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A contested divorce is not cheap. Lawyers charge between $200 and $300 an hour. A divorce may cost each spouse $3,000 or $10,000. It all depends on the amount of time needed to resolve the divorce. Which is reflective of the complexity of the issues, and the level of hostility existing between the parties? Divorce is not always rational so hostilities can be high.

Who pays all these attorney fees? In US courts there is something called American Rule. This rule states that each party will be responsible for their own fees. This is the general rule.  There are exceptions to this rule, which we will present to you later in the text. Because of the American Rule, litigation is more common than in other parts of the world.  In other countries, the winner of the lawsuit will receive their attorney fees.

Divorce Procedure

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Unlike a legal separation, a divorce is a complete dissolution of the marriage. When the divorce is finalized, the two parties are no longer married and both parties are free to remarry. All their assets and debts are divided according to the property laws of the state they live in.

If you have children, then custody is determined, as well as the terms regarding child support, health insurance, and maybe other children’s expenses.

There are two ways to file a divorce. The first way is a mutual agreement (or uncontested divorce). If you can your spouse cannot agree then you will be filing a contested divorce. Whether your divorce is uncontested or contested is the first question you must answer. The difference is the two approaches is huge. According to Right Lawyers the majority of spouses looking for a divorce are not sure if their divorce is contested or uncontested.  To help with this question Right Lawyers created an uncontested workbook. The workbook helps spouses figure out what type of divorce they have.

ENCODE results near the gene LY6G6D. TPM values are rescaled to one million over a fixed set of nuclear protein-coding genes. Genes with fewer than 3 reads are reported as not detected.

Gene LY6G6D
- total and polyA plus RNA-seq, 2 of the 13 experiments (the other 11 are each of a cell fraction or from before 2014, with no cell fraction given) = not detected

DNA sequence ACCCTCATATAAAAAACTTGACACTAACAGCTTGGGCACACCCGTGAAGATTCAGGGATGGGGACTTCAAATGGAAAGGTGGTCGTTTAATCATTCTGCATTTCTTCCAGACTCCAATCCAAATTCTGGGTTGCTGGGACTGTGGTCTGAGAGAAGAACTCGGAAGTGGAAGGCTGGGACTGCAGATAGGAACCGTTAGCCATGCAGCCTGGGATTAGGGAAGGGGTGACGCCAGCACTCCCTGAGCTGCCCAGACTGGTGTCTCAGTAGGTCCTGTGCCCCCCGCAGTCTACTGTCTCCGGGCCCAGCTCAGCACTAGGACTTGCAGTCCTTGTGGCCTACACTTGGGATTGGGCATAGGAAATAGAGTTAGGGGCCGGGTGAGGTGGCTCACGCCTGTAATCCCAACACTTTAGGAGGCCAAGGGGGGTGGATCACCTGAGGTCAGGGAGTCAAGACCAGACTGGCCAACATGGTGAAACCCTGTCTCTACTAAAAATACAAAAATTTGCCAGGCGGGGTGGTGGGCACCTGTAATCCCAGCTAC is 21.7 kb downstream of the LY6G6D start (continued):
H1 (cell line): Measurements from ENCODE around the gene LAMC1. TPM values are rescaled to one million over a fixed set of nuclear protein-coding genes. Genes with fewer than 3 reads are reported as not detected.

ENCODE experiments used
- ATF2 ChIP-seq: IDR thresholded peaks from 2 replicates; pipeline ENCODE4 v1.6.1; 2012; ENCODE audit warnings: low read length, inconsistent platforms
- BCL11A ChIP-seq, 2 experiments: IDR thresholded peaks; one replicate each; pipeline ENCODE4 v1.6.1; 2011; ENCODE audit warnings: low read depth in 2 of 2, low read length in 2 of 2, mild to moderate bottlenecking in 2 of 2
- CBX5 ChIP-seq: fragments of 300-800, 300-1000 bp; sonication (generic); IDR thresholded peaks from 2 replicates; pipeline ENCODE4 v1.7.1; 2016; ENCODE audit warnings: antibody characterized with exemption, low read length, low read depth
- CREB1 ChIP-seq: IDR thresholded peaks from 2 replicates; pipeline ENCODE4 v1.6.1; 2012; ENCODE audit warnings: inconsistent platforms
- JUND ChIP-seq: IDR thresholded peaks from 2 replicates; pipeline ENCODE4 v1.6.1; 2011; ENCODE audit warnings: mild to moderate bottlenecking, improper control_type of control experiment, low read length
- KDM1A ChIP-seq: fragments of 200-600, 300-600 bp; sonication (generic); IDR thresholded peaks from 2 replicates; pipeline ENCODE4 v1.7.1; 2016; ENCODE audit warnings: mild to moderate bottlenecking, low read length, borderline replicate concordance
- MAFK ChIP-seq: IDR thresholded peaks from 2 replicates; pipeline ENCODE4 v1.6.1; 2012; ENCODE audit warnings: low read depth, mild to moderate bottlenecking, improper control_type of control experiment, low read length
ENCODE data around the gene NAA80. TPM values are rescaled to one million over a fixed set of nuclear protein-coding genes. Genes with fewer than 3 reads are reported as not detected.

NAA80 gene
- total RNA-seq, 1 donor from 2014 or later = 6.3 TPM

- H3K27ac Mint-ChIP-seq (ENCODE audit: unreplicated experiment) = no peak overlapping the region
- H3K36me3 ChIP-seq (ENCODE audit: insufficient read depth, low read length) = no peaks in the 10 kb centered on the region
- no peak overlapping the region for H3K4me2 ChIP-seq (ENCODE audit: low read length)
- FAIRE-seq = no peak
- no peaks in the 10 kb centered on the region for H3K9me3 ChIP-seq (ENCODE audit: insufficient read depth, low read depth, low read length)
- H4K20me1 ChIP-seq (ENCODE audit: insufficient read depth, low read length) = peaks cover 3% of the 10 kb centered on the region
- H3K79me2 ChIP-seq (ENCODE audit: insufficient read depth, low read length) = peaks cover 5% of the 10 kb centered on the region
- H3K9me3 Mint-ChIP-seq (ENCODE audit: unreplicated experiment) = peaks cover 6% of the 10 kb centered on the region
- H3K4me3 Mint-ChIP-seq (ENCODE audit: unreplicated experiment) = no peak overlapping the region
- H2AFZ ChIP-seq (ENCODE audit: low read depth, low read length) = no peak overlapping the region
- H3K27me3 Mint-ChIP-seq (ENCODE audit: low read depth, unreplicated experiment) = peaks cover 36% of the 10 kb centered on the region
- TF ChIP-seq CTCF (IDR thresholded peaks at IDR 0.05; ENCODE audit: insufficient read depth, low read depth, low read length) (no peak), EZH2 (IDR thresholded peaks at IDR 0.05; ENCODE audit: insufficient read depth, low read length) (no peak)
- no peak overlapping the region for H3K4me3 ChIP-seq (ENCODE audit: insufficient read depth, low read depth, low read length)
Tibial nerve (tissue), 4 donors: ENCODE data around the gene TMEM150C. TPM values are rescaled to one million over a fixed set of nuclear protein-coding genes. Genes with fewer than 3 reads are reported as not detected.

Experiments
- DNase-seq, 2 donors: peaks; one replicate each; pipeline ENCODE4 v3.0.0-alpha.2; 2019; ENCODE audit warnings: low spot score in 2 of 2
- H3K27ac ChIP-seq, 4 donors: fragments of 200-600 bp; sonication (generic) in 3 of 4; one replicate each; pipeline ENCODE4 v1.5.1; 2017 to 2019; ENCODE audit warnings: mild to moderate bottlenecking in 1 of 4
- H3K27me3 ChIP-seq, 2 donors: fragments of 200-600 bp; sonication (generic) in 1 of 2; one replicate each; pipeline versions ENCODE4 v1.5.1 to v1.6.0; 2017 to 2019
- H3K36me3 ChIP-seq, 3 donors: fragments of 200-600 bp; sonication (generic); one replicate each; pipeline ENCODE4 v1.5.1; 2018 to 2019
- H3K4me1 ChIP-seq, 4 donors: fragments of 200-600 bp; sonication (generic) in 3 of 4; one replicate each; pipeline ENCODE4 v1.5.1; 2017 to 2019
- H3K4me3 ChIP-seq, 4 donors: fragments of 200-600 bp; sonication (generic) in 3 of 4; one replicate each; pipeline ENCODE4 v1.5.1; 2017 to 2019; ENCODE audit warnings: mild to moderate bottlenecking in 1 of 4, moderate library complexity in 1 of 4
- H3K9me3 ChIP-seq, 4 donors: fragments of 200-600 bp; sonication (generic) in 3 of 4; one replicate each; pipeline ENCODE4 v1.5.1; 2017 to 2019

Divorce Costs and Fees

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It is not easy to predict or estimate a specific amount in dollars because the costs will depend on dozens of factors.  Here are some of the important factors that determine the costs;

  • Whether the divorce is contested or uncontested.
  • The court costs in your state or county.
  • The rates attorneys charge in your city or state.
  • Whether you hire an hourly lawyer or a fixed fee lawyer.
  • The complexity of assets and debts.
  • The level of hostility between the spouses.
  • The legal positions each spouse is seeking.
  • Whether divorce involves child custody.

This is merely general guidance on how the fees might be calculated. An uncontested divorce might cost $1,500 in Las Vegas while the same uncontested might cost $2,500 in Los Angeles. Attorneys in Los Angeles charge more, on average than attorneys in Las Vegas.

A contested divorce will cost more than an uncontested divorce. According to TheStreet.com, the average contested divorce costs $15,000. But this is an average and your divorce can be less or much more.

Who Pays the Divorce Fees?

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Usually, each party in a lawsuit is responsible for their attorney fees. But there are exceptions.  Some states allow for the other side to be responsible for attorney fees when one party takes an unreasonable position. A court may allow for the “prevailing party” to be reimbursed attorney fees.  And in a divorce, state law may allow for the spouse who makes the most income pay for attorney fees.

Attorney fees based on unreasonable positions require a showing that the other person knew their position was not supported by law. An unreasonable position needs to clearly be unreasonable. It needs to be an absolutely clear-cut case that the position was unreasonable. Child custody is never an unreasonable position. Fighting for more than half of the equity in the home might be unreasonable.

A prevailing party can be used when a spouse requests something in the initial documents and the judge agrees. Ordering attorney fees based on prevailing party attorney fees is at the complete discretion of the judge.

Order the higher-earning spouse to pay for attorney fees is mainly ordered in community property states. In those states, the income earned by a spouse is community property.  Community property is divided evenly. So, technically half of your spouse’s income is yours. And vice versa. This is why the higher income earner may be ordered to pay for the attorney fees.

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